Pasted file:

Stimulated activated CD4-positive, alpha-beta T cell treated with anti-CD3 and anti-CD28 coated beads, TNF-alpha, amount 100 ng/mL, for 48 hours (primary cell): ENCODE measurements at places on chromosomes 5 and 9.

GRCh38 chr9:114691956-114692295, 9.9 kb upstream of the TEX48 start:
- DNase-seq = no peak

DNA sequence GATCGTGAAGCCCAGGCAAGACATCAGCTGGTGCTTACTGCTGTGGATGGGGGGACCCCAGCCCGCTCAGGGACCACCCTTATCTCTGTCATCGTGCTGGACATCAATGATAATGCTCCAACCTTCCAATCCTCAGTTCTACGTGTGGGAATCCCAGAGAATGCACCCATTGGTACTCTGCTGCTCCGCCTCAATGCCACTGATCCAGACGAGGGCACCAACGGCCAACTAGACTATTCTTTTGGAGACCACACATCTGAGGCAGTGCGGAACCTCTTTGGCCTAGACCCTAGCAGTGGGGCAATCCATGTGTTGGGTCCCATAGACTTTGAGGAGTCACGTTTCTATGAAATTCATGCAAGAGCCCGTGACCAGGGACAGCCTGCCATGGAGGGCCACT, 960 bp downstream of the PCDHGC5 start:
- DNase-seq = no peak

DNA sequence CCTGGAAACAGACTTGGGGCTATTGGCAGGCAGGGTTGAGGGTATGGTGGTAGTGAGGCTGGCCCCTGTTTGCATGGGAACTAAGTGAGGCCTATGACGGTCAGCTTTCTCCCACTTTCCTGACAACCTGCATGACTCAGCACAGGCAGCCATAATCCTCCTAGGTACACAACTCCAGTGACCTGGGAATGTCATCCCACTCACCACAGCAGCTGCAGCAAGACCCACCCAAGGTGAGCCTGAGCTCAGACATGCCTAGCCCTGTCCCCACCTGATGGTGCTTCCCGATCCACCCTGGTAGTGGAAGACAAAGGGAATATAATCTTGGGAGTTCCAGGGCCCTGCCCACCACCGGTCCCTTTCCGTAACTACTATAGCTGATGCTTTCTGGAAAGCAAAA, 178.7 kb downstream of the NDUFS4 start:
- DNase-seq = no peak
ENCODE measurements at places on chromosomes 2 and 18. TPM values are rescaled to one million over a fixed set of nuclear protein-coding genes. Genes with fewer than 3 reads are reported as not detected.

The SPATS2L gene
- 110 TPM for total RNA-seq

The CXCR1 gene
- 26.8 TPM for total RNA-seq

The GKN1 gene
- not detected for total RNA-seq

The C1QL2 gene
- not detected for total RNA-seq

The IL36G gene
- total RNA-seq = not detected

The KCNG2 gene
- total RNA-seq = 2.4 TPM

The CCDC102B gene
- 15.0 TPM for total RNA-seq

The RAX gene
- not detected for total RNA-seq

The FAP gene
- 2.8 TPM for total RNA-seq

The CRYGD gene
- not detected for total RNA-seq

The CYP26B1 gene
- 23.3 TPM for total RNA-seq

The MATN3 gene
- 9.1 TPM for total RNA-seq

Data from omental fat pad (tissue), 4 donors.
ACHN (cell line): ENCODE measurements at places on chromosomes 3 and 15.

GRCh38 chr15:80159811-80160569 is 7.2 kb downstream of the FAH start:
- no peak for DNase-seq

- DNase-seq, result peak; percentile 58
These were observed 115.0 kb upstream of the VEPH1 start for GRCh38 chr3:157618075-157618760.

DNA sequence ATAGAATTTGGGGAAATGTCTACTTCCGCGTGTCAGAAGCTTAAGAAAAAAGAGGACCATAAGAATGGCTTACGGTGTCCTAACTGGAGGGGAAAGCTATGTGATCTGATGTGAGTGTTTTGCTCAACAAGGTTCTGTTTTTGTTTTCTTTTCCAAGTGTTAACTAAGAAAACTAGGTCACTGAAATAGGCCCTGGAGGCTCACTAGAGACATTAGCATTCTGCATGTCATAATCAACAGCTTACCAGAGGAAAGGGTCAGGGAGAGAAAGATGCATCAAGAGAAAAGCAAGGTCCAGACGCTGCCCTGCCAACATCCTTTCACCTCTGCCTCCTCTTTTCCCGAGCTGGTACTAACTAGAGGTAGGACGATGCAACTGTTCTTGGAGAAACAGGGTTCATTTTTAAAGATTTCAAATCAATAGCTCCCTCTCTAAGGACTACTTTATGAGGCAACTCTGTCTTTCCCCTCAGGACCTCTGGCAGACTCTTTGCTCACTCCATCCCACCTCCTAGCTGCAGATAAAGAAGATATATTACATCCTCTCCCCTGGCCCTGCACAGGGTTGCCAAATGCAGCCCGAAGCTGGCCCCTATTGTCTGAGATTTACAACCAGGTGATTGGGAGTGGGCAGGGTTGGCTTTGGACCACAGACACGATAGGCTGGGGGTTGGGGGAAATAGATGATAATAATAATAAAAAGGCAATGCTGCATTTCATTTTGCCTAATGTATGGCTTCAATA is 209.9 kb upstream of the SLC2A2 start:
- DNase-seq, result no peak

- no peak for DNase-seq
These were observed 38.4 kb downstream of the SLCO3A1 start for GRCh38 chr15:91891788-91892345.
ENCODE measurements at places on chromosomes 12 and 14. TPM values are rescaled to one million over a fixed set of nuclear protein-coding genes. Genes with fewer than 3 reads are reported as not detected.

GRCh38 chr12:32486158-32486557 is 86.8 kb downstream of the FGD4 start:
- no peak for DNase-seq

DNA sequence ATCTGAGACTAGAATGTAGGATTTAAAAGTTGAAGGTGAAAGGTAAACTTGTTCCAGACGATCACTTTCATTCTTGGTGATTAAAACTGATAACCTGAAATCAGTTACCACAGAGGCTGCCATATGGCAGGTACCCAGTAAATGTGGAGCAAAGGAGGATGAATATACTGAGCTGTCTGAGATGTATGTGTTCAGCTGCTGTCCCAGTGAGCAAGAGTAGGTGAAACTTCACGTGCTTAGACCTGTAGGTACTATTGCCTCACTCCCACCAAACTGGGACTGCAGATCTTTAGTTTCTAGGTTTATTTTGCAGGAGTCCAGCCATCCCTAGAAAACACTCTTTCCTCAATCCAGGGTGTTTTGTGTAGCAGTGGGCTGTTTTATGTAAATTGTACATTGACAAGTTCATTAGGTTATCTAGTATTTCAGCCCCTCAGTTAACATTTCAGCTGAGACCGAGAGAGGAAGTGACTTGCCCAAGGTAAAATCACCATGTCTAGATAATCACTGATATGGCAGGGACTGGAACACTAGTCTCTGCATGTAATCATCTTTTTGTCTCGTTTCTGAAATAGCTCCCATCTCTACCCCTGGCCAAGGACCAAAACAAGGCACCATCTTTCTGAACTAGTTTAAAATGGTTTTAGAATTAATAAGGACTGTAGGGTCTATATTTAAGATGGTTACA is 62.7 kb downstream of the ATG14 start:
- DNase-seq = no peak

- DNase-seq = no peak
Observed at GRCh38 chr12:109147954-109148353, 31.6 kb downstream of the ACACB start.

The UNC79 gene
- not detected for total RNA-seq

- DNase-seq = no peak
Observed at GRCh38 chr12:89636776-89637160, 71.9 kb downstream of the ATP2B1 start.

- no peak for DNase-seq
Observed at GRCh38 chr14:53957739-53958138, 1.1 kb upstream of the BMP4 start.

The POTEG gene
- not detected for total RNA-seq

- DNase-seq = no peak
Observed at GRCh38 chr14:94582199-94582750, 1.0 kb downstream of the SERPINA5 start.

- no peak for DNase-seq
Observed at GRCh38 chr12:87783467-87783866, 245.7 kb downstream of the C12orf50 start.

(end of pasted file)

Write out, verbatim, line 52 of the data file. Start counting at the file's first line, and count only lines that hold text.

- DNase-seq = no peak